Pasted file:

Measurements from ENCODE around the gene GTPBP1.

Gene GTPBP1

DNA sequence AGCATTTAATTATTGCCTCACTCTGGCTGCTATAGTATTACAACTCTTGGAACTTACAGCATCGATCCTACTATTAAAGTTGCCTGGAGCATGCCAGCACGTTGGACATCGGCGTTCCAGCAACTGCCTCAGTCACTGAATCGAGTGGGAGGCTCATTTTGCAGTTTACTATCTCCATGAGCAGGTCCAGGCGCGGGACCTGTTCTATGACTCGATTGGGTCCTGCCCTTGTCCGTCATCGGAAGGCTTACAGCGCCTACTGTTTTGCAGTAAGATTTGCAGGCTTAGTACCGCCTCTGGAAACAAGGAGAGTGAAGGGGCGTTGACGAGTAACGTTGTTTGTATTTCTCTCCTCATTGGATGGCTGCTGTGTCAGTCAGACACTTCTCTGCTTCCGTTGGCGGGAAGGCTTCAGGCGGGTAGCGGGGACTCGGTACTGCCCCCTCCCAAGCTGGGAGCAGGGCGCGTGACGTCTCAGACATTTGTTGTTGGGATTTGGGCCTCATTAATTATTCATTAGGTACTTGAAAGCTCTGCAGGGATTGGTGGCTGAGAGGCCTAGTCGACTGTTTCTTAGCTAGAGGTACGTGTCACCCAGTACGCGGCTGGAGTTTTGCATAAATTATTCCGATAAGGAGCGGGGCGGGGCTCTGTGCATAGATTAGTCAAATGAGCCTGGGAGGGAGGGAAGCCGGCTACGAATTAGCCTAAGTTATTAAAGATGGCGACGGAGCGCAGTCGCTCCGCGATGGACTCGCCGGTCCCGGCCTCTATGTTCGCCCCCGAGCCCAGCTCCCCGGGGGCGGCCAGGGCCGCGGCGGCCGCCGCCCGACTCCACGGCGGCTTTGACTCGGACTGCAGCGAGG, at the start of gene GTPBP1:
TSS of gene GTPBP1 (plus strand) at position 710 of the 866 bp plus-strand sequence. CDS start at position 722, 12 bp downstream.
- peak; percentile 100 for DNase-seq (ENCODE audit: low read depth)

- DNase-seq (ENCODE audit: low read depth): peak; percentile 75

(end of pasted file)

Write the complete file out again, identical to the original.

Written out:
Measurements from ENCODE around the gene GTPBP1.

Gene GTPBP1

DNA sequence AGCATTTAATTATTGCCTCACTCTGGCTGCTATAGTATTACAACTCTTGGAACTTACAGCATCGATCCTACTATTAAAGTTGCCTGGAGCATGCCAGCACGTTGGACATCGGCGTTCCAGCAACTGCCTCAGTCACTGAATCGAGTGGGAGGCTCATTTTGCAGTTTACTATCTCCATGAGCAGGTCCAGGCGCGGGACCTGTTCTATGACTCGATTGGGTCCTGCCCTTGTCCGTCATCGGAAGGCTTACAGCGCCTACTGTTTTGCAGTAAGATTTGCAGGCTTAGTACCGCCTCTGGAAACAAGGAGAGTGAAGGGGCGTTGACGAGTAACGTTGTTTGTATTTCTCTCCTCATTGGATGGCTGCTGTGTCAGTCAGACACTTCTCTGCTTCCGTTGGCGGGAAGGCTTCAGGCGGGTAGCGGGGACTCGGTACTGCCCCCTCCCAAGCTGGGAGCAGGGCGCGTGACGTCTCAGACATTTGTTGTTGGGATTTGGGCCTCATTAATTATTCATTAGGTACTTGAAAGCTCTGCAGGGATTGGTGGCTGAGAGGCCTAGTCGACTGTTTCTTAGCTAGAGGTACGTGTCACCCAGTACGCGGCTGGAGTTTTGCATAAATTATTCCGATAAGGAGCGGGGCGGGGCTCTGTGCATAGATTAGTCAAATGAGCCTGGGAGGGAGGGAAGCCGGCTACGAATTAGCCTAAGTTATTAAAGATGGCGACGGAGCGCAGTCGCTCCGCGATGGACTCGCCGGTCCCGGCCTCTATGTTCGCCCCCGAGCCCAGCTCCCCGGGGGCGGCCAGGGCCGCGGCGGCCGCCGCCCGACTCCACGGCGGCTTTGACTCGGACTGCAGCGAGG, at the start of gene GTPBP1:
TSS of gene GTPBP1 (plus strand) at position 710 of the 866 bp plus-strand sequence. CDS start at position 722, 12 bp downstream.
- peak; percentile 100 for DNase-seq (ENCODE audit: low read depth)

- DNase-seq (ENCODE audit: low read depth): peak; percentile 75